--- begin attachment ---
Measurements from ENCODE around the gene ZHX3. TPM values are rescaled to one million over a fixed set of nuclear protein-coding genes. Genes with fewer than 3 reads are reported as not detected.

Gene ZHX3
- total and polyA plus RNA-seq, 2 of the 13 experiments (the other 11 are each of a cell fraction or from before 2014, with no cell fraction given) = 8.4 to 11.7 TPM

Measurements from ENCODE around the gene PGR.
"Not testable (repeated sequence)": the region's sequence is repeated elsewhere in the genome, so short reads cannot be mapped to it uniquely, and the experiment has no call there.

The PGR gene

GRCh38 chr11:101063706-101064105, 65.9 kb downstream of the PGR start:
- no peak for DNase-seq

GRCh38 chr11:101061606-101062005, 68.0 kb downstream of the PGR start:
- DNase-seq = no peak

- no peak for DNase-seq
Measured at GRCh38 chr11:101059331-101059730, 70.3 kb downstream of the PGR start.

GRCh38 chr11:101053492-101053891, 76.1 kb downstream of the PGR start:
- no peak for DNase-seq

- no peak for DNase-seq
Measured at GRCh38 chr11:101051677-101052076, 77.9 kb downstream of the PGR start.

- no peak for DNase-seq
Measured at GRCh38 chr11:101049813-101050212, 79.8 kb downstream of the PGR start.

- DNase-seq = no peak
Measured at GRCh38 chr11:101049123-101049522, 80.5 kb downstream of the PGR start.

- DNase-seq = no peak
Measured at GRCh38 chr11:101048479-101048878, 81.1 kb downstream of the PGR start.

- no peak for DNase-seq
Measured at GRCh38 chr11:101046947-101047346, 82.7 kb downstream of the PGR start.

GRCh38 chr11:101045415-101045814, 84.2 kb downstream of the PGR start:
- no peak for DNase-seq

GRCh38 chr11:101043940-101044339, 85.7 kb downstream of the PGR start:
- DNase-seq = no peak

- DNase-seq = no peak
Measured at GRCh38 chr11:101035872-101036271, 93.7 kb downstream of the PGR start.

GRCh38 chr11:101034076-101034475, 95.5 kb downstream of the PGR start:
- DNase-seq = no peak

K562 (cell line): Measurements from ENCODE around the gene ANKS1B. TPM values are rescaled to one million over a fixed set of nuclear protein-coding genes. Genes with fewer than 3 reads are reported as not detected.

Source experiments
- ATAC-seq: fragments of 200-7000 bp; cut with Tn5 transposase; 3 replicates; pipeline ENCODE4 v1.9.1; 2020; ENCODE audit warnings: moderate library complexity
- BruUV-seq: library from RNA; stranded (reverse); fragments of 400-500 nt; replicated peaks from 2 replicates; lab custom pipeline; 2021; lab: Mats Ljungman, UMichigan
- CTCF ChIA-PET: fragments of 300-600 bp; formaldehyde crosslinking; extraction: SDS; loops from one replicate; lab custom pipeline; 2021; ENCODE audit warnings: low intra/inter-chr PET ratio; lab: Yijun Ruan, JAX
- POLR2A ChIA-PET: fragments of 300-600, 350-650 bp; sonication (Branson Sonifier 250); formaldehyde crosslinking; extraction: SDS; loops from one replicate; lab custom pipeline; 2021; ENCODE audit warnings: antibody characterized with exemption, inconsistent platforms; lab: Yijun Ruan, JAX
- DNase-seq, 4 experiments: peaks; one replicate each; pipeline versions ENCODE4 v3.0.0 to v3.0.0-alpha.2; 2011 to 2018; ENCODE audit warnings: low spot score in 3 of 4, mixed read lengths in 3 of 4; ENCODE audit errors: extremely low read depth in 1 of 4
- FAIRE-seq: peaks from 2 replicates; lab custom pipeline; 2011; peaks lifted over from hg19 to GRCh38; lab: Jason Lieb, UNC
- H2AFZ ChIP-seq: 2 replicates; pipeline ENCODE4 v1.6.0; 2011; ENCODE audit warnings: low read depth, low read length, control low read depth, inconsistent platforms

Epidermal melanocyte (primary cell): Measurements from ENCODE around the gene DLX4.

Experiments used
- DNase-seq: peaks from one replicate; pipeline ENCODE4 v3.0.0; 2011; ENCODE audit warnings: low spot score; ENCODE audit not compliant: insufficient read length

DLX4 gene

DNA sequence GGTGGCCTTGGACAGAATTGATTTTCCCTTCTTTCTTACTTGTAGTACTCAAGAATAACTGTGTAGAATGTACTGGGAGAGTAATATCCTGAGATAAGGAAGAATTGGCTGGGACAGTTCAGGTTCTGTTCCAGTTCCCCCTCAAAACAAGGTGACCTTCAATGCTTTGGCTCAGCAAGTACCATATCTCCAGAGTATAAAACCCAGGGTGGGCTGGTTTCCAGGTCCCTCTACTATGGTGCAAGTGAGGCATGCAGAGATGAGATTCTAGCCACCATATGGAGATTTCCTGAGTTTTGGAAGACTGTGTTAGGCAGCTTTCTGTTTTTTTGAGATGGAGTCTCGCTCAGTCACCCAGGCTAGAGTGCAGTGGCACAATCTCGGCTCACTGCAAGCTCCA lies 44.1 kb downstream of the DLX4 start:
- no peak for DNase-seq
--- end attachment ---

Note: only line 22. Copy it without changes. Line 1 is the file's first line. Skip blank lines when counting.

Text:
Measured at GRCh38 chr11:101048479-101048878, 81.1 kb downstream of the PGR start.